LINCOLN, Neb. – It’s not the “juiced ball,” it’s not cozy ballparks and it’s not expansion that caused the explosion of offense in Major League Baseball in the 1990s.
Rather, the root causes are a new, free-swinging hitting style, combined with a new relationship between hitters and pitchers, lighter bats and stronger players, two University of Nebraska-Lincoln historians report in a soon-to-be published paper, “Baseball’s Great Hitting Barrage of the 1990s.”
Ben Rader and Ken Winkle, like millions of other baseball fans, watched in fascination as baseball offenses exploded, starting in 1993, when major-league batting averages jumped 10 points and runs per game increased from 8.6 to 9.2 compared to 1992.
And that was just the beginning. In the first six seasons of the three-divisional era (1994-99), the major leagues’ composite batting average was .281, up from .257 in the two-divisional era (1969-93), while runs per 100 at bats increased from 12.4 to 14.3.
Home run barrage.
Home runs were at the center of the barrage, with home runs per 100 at bats increasing by more than one-third, from 2.3 in the two-divisional era to 3.1 in the three-divisional era.
Rader and Winkle started looking for the underlying causes of the revolution when Rader began work on a 1990s chapter for a revised version of his acclaimed 1992 book, “Baseball: A History of America’s Game.”
As their research progressed, one factor came to stand out.
“Across the board, the biggest answer we found was the changing strike zone and the relationship of batters to pitchers,” Rader said.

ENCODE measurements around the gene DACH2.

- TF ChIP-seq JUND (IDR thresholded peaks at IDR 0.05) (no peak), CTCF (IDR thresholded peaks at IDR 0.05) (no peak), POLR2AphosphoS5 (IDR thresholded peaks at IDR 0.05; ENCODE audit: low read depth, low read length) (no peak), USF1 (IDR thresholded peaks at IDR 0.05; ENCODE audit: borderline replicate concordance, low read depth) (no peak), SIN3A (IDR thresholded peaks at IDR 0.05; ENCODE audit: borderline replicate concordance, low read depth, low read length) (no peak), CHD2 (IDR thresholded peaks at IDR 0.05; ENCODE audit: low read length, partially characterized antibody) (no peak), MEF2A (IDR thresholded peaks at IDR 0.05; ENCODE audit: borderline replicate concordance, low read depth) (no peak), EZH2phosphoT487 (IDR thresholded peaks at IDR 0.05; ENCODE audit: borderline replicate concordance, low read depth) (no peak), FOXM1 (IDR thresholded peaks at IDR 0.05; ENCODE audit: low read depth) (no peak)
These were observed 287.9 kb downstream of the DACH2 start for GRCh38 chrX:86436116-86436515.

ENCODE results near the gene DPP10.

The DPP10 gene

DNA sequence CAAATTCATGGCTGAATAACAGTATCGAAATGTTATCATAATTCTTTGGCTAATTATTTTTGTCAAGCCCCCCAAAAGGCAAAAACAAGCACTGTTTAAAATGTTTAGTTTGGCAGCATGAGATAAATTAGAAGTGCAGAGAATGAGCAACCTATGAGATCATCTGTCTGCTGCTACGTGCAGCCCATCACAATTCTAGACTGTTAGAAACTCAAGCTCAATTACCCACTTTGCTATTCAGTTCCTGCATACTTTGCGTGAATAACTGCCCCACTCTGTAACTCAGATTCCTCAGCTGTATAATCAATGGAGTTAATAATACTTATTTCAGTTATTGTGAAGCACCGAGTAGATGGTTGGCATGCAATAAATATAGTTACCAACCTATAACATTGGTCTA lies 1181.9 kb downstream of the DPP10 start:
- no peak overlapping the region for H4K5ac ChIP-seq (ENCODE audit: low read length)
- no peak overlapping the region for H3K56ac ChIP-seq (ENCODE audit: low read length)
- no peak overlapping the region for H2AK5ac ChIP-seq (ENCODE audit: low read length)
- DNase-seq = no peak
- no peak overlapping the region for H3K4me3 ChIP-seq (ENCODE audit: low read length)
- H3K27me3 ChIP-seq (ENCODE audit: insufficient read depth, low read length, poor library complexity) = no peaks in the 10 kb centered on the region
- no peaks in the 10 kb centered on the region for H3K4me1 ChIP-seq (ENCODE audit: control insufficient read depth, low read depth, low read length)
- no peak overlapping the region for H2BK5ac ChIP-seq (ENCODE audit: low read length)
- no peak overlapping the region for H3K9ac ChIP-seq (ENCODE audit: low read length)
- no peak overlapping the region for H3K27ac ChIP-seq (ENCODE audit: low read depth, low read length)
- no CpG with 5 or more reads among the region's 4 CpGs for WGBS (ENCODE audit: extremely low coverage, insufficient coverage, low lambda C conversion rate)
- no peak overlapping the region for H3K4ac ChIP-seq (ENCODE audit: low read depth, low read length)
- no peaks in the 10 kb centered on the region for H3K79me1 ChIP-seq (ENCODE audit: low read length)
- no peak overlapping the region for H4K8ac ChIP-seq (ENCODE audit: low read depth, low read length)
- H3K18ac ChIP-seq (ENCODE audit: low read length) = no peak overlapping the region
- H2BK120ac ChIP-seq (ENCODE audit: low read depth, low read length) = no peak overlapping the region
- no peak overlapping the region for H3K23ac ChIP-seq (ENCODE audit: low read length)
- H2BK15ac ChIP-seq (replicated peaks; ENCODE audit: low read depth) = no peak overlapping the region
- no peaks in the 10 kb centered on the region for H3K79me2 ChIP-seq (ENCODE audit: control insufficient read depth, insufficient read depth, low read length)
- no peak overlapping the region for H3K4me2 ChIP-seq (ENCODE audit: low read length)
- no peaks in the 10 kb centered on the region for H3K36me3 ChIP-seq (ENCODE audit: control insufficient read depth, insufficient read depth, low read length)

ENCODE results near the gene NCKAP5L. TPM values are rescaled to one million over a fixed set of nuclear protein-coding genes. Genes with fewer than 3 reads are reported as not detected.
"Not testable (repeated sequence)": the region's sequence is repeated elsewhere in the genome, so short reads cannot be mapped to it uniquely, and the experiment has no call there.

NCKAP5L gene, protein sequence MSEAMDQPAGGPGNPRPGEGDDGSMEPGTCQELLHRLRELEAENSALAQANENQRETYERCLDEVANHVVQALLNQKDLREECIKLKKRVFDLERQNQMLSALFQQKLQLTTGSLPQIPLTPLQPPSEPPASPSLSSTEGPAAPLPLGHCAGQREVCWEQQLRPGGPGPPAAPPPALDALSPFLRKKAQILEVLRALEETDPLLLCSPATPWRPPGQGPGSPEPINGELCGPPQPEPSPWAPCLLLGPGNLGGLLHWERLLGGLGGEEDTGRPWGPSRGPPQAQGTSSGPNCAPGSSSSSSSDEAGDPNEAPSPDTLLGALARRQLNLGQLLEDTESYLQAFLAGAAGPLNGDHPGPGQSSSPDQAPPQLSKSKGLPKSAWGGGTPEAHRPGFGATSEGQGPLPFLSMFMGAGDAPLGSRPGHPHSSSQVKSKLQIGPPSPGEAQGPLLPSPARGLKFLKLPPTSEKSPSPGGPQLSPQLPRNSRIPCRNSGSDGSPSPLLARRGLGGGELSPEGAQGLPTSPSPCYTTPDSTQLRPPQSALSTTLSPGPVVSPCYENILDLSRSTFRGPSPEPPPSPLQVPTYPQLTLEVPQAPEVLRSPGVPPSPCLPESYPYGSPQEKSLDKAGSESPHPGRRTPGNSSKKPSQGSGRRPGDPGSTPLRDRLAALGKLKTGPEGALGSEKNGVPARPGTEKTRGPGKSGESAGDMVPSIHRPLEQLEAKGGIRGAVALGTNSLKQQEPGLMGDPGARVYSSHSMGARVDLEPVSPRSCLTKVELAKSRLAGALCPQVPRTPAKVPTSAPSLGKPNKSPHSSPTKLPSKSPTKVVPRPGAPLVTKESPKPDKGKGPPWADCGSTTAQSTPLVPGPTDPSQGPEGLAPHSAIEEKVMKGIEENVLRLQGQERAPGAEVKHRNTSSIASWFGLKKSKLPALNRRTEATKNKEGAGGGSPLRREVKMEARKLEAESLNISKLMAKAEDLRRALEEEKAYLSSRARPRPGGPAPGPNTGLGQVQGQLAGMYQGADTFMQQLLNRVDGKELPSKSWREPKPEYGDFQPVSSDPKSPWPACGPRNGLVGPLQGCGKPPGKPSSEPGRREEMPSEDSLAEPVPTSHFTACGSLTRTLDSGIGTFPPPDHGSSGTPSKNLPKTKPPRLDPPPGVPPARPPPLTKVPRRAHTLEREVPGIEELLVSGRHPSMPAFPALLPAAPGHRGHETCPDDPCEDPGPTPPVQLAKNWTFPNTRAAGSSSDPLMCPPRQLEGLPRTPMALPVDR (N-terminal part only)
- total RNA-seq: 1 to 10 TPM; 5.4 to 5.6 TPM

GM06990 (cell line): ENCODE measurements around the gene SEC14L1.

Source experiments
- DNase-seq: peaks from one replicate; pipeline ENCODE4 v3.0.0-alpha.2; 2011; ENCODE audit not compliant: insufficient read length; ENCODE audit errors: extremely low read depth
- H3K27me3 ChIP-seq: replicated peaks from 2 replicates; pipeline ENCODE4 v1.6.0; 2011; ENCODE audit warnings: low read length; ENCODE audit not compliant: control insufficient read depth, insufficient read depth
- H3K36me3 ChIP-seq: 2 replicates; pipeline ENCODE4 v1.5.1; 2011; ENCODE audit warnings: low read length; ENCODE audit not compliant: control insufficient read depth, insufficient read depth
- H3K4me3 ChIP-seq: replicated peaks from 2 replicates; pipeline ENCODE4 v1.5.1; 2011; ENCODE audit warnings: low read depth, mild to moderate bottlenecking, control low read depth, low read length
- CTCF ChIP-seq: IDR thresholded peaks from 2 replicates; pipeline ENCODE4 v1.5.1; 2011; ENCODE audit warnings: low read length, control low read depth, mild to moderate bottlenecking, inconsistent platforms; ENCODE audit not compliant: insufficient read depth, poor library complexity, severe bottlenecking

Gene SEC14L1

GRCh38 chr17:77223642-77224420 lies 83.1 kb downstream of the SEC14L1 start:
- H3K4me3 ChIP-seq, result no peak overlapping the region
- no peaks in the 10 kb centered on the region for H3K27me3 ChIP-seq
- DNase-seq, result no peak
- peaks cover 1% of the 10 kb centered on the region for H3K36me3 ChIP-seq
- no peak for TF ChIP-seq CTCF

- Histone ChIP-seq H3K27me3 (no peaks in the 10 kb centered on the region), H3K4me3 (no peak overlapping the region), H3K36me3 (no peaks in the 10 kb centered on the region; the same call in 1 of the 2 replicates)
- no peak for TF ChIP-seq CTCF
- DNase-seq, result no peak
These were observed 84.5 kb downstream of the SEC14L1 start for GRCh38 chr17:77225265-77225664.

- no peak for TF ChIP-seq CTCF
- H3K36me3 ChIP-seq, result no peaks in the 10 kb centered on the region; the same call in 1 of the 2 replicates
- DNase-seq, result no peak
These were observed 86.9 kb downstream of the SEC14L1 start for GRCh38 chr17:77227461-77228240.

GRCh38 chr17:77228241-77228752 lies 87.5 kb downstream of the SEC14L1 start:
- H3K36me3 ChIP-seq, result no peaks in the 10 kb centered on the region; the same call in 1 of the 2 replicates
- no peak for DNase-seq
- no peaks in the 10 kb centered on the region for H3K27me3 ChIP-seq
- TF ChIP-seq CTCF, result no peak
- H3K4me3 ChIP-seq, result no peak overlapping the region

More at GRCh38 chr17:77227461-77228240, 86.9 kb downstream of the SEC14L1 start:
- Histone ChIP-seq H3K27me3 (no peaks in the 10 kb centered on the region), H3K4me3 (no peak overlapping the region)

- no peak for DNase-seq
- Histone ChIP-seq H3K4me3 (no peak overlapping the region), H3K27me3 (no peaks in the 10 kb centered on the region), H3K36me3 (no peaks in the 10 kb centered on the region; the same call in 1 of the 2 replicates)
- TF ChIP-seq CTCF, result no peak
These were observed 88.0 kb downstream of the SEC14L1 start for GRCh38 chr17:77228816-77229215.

“This is hard to measure statistically, but the area of the strike zone has moved away from the batters, away from the inside of the plate to the outer side of the plate, and the high strike, essentially a pitch above the belt, has been taken away.
“Also, pitchers don’t have as much freedom to throw inside as they used to. There seems to be a new convention and the umpires enforce this convention.
“You can’t just throw the old ‘brush-back’ pitch, where a Bob Gibson wouldn’t let a hitter dig in. Some pitchers the last couple of years have tried to reclaim it, but when Pedro Martinez of the Boston Red Sox started throwing inside and high, Frank Robinson suspended him.”
Rader and Winkle concluded that lighter bats and stronger players were also probable contributing factors.
The average weight of a major-league bat dropped from 33 ounces in 1991 to 31 ounces in 1996, they reported, allowing hitters to wait longer on pitches and produce greater bat speed when they swing.
While the average height and weight of major-league players was virtually identical in 1990 and 1998, they speculated that today’s players are indeed stronger thanks to year-round training regimens, more careful attention to diet and (possibly) to the alleged use of illegal steroids.
“I contacted the strength coaches at all of these places and they claim they don’t have any systematic data on whether players are getting stronger or not,” Rader said.
“Maybe they just don’t want the competition to know how strong their players are, but we couldn’t get any data.”
In rejecting the popular juiced-ball theory, the historians cited scientific studies of baseballs, an inspection by major league executives and newspaper reporters of the Rawlings manufacturing and testing facilities, and the improbability that all of the thousands of individuals involved in manufacturing baseballs would keep quiet about a conspiracy to change the ball.
The cozy ballpark theory was undermined when they found that the dimensions of major league ballparks remained virtually unchanged from 1990 to 1998.
They disposed of the diluted-pitching theory when they found no correlation between expansion and increased offensive output.
MLB strikes back.
Major League Baseball, ostensibly in an effort to speed up the game, tried to retrain its umpires to call the rule-book strike zone this spring, with predictable howls from hitters.
Whether the “new” strike zone will bring back some offensive-defensive balance remains to be seen.
“It will be fascinating to see what kind of results they’ll have,” Rader said.